Monday, October 4, 2010

Families, Extended & Otherwise

There is something comforting about growing up in a large family whether it is blood related or neighborhood related. When I was very young my mother's family all lived within walking distance of one another. They gathered around their momma. My grandmother lived in the very next apartment so the main gathering place was at our place, because of Nana. Nana had six living children, three boys and three girls, four were married and two guys weren't. The married children had children who were somewhat older than me and my brother. My cousins would come to see Nana and the girl cousins had loads of friends who thought I was very cute and loved to hug me and I loved that, they were soft and smelled nice. My male cousins were into sports. My uncles were into sports, gambling and show business. There was always someone around, lots of yelling, screaming, eating and laughing. My father immigrated from Italy when he was 19. He came from a large family, 18 or 21 I never could get that straight, and joined part of his family that immigrated earlier in Waterberry, Conn.. They later came into New York and two uncles settled in the Bronx. My father and his sisters settled in Corona and that's how he met my mom. His side of the family was very Italian, not Italian-American like my mom's. But I learned early that the somber looks were masking a need to laugh, scream, yell and eat just like mom's family. My only problem was that they spoke Italian especially when they didn't want the kids to know what they were saying. They weren't as much fun for us kids as mom's family but they had one thing that endeared me to them. My uncle Tony, dad's brother-in-law would always give my brother and me a quarter whenever we saw him. Wow, do you know how much a quarter was to a kid way back in the 1940's? When I had kids they tell me he gave them a dollar, inflation I guess. When we moved from Corona to Flushing, Queens Borough Hill, we traded a neighborhood where every one knew each other for a new neighborhood where every one knew each other. In Corona there were more Italians. On the Hill there were Italians but more of a mixture that contained a lot of Irish. But we all melded into one community. We'd visit our family in Corona and The Bronx and lived very easily with our new neighbors.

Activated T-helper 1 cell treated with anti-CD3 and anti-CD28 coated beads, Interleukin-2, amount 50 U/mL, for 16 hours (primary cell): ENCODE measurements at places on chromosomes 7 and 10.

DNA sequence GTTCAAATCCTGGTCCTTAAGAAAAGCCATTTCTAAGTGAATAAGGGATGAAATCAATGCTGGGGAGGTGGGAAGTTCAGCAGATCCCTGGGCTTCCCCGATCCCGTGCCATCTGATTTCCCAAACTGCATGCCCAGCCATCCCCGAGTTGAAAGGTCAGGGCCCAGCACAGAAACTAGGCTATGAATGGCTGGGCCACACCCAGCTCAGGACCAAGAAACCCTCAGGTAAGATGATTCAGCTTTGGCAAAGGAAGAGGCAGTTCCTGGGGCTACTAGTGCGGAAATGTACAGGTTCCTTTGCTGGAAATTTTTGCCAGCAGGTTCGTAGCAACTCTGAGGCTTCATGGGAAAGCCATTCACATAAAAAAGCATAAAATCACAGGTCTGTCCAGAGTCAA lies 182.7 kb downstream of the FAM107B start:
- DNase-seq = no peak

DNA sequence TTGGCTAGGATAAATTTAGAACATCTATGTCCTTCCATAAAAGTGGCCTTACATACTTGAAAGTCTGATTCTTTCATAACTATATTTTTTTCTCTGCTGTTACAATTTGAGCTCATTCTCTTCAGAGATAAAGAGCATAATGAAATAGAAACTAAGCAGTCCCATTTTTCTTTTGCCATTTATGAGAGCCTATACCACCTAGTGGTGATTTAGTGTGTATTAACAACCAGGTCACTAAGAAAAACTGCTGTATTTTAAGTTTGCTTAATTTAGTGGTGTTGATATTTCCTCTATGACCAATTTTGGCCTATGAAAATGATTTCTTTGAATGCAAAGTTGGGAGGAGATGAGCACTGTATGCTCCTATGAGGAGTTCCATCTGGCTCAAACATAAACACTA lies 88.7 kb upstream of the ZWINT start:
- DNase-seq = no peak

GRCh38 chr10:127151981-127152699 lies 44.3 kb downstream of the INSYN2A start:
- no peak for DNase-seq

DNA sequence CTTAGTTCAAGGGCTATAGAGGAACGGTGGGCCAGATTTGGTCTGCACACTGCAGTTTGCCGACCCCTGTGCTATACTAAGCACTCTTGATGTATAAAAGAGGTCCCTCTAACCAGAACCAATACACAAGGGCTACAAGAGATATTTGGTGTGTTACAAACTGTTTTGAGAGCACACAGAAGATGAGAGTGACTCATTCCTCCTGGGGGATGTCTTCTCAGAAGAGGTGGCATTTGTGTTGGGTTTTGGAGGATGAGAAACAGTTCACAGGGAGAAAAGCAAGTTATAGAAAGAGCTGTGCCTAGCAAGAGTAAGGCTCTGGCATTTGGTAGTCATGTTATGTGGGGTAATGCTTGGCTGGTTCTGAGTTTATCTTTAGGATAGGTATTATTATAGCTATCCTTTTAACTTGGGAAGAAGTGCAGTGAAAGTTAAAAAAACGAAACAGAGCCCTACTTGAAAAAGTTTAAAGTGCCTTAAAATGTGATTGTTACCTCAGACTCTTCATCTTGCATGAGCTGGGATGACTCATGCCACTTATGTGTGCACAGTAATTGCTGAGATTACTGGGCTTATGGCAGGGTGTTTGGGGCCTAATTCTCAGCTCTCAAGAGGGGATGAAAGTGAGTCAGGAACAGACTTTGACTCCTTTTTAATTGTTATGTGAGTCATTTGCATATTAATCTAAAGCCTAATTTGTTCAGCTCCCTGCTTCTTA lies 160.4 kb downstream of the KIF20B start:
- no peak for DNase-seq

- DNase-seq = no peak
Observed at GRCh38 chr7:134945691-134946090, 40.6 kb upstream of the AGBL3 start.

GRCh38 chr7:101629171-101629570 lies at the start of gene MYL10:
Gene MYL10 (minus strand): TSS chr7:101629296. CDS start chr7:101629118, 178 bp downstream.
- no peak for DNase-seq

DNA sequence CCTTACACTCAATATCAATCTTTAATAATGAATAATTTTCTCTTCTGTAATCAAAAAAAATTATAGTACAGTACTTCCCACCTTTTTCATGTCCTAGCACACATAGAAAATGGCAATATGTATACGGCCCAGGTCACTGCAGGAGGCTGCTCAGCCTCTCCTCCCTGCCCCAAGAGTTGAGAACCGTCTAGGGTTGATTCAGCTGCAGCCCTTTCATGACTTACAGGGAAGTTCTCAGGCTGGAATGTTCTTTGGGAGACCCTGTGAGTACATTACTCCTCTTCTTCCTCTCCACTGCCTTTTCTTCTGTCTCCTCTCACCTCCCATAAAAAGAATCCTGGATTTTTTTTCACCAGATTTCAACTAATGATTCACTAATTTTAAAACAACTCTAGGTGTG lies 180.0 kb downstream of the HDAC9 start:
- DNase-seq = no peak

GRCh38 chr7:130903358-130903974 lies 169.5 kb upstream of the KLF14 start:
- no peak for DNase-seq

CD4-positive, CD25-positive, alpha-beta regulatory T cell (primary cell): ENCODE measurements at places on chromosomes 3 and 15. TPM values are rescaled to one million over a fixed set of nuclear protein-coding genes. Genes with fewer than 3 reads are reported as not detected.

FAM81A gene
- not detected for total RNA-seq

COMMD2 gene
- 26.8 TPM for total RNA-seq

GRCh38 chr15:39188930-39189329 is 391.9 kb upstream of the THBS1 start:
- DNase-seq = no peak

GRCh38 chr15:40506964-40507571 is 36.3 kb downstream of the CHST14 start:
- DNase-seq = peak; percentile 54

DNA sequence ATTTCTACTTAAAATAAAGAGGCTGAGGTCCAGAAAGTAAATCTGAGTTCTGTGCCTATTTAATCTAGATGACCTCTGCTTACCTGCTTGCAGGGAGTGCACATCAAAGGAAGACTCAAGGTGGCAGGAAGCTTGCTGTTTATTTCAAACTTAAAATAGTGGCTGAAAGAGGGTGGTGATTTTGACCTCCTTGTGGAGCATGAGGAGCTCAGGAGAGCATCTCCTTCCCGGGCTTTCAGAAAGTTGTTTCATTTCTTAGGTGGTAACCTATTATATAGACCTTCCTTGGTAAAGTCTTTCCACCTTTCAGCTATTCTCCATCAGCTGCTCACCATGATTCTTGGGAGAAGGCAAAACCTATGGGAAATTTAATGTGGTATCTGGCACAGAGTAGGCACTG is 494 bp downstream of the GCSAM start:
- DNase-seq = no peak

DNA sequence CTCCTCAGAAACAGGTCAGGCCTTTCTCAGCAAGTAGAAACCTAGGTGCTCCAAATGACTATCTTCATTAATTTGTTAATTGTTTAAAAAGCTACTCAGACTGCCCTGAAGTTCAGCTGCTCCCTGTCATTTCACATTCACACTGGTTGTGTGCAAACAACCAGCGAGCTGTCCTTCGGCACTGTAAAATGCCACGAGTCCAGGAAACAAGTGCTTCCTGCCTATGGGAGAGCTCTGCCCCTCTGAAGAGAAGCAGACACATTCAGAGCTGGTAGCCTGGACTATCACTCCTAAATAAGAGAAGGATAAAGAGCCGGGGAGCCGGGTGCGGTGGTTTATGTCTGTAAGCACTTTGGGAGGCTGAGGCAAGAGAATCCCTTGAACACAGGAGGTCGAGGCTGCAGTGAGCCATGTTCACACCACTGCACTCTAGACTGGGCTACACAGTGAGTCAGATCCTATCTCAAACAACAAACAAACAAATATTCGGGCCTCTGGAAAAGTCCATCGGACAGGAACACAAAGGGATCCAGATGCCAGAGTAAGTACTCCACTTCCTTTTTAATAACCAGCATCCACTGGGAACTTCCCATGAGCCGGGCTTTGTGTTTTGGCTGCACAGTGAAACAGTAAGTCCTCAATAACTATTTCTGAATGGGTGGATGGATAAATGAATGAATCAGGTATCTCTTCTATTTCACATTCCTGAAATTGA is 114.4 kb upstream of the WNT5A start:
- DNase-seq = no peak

Next door we had Louise who'd call my mom Sue even though her name was Lena, short for Angelina, she called my grandmother Sue, in fact she called all the women she knew Sue. She'd watch out for all the kids not just her own. If you did anything wrong someone would get it back to mom. Everyone made sure everybody's kid wasn't getting into trouble, which we did plenty, and that everyone was safe. The neighborhood was like having another family. A lot of yelling, screaming, laughing and eating. People shared everything including home grown vegetables and fruit. I can still smell the sweet odors of home made grape jelly when the season came for the grapes to be picked off the vines.

Over the years, families moved further away and distance can destroy closeness. Neighborhoods became exclusive and privacy has become more important than sharing one's life. We as a people have become withdrawn and focused on the things only affecting us. We don't want to be intrusive. Little by little our families have become smaller and our neighborhoods restricted to a few "hellos and How are You?" without
really waiting for an answer. Recently I have had two experiences that brought back the feeling that the extended family brought with it. I was on a weekend retreat with two sons and three cousins. The religious experience did not impact me as did the feeling of family. My two sons and two cousins had the giggles all weekend, starting even in Mass. They played practical jokes on each other and we laughed, yelled and ate. Along with all my cousins we exchanged stories sharing our collective memories. The other experience happened at a Baptism for one of my cousins, I think first, twice removed, where we had to travel some 60 miles and got lost to boot. My children with their spouses were there and cousins I haven't seen in years and others I rarely see. All of us, my my first cousin, once removed seemed genuinely happy to see us as we were in being there to share her and her husband's happiness. There was a lot of screaming, yelling, laughing and eating. Somehow our genes were speaking to us. In the retreat and the Baptism we were joining with each other because we were family and in that joining we brought all who had past into the gathering. Collective memory; collective living; shared experiences knowing of the past loves and renewing the new loves. Somehow, I guess that is what family is all about even the extended family which includes neighborhoods and friends. I shall never forget Corona, The Hill, Louise, my Nonna, mom and pop and uncles, aunts and cousins. They are what make up me and I hope in some way I am part of them.
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